Standing in his signature jeans, T-shirt and sneakers, amid a sea of suits at a college career event, James Robert Lay quickly draws a crowd of students interested in working with him.
Lay is the founder and grower of relationships at PTP New Media, a branding and marketing firm based in Pasadena, Texas.
Rather than a formal meeting, some of the college students may then be invited to Starbucks for coffee and conversation, which is Lay’s version of an interview.
“You learn a lot more talking about life, what kind of wine you like, and why not in a Starbucks,” Lay offered. “I like having interviews in an unexpected environment because it throws someone off immediately and you can see how they adapt and evolve very quickly as a person. You learn how they think on their feet."
The second interview can be equally off-putting as Lay brings them into the office, puts them in front of a camera and asks them to act like they are interviewing someone.
“It takes that kind of personality to make it here and they either rock it or fail,” said Lay. “I’m looking more at the personality and passion. You can learn certain skills and concepts in college but you can’t teach passion. No one starts out saying they want to work at a credit union but they may have a passion for something that although it may not line up with a specific job, it can be cultivated and put on [the] forefront of conversations and incentives.”
Always actively recruiting, Lay said he’s found staffers after speaking engagements, campus career days, job fairs and at other events. He said it’s about being open to opportunity.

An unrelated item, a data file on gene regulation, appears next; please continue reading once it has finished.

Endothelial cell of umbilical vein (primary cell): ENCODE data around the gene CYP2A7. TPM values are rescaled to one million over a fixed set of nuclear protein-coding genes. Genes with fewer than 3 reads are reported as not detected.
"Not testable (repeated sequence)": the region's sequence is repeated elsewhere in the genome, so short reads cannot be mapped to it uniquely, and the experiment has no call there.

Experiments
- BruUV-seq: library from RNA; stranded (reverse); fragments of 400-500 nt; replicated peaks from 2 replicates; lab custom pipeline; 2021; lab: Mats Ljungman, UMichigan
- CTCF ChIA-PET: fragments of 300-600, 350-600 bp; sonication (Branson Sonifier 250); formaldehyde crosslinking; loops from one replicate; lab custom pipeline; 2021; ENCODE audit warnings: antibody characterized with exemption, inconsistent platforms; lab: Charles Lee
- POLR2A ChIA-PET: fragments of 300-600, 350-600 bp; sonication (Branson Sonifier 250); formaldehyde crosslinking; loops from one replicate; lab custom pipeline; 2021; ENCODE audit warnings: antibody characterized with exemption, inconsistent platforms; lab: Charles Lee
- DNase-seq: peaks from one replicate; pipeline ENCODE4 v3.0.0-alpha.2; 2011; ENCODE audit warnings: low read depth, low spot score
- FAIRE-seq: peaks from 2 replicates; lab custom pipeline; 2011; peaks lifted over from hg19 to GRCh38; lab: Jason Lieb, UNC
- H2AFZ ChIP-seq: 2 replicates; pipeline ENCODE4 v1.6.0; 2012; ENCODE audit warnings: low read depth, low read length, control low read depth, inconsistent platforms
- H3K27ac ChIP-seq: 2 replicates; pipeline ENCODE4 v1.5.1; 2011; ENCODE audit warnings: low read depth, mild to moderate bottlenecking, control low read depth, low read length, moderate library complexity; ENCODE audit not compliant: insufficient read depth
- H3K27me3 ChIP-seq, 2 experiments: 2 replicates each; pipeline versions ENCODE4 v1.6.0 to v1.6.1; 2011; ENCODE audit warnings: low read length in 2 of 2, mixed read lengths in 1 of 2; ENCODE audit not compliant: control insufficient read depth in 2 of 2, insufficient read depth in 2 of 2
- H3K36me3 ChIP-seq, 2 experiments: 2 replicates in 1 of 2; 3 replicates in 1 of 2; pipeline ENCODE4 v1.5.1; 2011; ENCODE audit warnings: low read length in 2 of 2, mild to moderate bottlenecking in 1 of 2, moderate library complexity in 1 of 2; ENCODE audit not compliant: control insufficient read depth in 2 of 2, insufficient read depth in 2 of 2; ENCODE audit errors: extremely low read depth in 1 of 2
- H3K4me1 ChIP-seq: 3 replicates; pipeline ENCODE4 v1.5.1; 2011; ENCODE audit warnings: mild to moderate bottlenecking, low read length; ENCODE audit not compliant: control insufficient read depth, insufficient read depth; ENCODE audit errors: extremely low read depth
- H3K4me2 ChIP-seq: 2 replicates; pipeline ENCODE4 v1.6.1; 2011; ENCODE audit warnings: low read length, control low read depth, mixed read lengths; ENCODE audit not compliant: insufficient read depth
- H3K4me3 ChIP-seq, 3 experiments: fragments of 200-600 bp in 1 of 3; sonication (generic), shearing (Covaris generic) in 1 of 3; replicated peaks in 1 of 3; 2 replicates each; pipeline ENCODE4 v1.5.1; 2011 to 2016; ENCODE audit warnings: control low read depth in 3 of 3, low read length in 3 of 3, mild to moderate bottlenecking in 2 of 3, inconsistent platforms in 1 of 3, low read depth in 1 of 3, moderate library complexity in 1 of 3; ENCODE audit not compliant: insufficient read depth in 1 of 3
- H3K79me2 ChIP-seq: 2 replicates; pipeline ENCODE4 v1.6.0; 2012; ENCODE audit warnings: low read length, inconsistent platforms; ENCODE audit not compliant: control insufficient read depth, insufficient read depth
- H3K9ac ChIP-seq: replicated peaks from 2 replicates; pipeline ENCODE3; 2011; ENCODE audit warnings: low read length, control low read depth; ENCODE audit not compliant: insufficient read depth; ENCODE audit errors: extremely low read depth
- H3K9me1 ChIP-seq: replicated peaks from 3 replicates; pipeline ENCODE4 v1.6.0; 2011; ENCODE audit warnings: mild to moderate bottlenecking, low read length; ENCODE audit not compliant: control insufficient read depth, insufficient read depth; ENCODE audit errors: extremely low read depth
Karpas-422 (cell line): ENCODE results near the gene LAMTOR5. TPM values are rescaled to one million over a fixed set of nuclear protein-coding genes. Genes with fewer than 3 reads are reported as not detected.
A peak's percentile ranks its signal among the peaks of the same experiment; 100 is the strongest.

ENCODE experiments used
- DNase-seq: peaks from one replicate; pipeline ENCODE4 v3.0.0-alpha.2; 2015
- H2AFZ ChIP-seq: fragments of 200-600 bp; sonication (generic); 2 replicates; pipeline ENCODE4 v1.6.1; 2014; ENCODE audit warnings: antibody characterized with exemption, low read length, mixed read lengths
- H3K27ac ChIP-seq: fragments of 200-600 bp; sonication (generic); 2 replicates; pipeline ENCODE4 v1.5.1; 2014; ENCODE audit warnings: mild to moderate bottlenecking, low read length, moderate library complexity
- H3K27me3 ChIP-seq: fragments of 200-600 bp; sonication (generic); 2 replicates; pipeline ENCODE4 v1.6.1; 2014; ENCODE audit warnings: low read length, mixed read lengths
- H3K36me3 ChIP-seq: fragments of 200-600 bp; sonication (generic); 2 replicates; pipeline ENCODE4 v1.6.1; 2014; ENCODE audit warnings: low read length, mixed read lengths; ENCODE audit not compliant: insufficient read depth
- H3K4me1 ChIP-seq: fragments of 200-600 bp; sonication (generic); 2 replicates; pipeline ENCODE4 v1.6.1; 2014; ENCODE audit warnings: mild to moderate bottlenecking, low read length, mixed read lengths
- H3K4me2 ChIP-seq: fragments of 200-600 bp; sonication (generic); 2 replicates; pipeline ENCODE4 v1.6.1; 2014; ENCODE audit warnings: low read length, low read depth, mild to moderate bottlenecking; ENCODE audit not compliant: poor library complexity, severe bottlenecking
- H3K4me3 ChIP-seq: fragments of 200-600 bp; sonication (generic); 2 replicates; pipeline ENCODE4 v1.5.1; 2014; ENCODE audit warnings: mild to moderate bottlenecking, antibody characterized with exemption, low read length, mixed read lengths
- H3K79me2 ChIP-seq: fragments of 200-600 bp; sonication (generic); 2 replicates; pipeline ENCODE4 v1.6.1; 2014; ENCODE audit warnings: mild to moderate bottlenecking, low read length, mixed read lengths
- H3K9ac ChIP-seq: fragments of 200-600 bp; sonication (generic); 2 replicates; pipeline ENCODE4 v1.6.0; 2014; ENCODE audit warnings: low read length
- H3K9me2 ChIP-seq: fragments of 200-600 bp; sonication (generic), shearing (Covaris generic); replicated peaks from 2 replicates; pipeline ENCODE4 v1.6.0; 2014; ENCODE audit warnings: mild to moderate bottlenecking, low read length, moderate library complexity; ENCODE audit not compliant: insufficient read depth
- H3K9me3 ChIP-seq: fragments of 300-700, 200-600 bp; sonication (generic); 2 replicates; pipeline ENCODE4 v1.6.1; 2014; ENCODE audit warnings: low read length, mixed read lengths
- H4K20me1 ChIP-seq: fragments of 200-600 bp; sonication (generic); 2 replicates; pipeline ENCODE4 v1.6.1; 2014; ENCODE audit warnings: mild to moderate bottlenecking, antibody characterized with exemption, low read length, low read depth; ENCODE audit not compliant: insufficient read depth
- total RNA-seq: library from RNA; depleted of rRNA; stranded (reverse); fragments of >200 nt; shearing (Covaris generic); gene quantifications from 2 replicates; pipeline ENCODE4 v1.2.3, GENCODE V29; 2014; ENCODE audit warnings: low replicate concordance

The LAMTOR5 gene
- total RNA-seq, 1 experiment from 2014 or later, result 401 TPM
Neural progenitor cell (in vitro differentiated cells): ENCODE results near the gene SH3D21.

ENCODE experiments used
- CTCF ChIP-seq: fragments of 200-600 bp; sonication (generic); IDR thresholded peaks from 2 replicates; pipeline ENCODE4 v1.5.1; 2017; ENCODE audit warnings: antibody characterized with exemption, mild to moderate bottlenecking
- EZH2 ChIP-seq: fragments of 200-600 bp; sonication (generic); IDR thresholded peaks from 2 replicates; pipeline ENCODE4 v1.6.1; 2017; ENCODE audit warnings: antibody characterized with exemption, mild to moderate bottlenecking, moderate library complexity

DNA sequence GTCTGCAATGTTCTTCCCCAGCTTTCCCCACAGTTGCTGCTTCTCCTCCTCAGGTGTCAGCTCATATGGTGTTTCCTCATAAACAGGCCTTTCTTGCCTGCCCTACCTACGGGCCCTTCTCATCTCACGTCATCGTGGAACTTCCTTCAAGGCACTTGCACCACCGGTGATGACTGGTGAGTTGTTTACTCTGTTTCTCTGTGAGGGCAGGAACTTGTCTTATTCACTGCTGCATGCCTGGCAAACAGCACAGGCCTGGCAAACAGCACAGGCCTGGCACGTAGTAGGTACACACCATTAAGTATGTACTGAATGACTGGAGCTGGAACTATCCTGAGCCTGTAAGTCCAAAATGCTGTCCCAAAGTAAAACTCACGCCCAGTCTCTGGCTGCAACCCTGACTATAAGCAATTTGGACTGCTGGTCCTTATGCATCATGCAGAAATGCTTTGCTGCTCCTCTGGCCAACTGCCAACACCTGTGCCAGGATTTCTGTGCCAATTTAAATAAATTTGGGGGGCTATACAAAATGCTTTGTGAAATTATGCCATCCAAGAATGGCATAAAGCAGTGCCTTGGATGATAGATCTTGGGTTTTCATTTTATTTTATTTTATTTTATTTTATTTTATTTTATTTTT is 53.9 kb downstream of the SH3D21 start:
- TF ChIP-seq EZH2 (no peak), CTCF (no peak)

“When university students see me on a panel in my jeans and t shirt, they are connecting with me. Our organization has one level – flat, as far as I’m concerned; we’re working together,” Lay said.
The firm focuses on helping organizations do things differently to grow in new ways. For the PTP team, it’s about what it describes as “destroying the box,” and generating and implementing new ideas to help others.
A lack of concern for labels or an organizational chart becomes quickly evident as each staffer comes up with their own title and the work environment is essentially a hub devoid of offices, according to Lay. Everyone works in the same space.
When a stack of 10 to 15 résumés from university events have been whittled down to six or seven potential candidates, the entire PTP team may conduct group interviews at a local bar during happy hour.
“Again, we’re a small business. We’re all super busy and interviewing is so time intensive. Providing appetizers, chatting during happy hour for 30 minutes about everything but work, those personalities come out. You see who dominates a conversation, is timid or plays both sides,” Lay said.
The candidates are then split in two groups and the interview gets more intense.
“We all work in one room here, there are literally no walls up,” Lay said. “We all stay on the same page and it gets very loud. When you spend so much of your waking time working closely together with a group of people, it has to come down to personality and fit.”
That is where a culture aspect comes into play because the workplace’s environment may not be for everyone, Lay said.
“Some are used to a lot more structure,” said Lay. “So it’s really neat to look at it in terms of the recruiting process, in building this culture where we work hard and have fun.”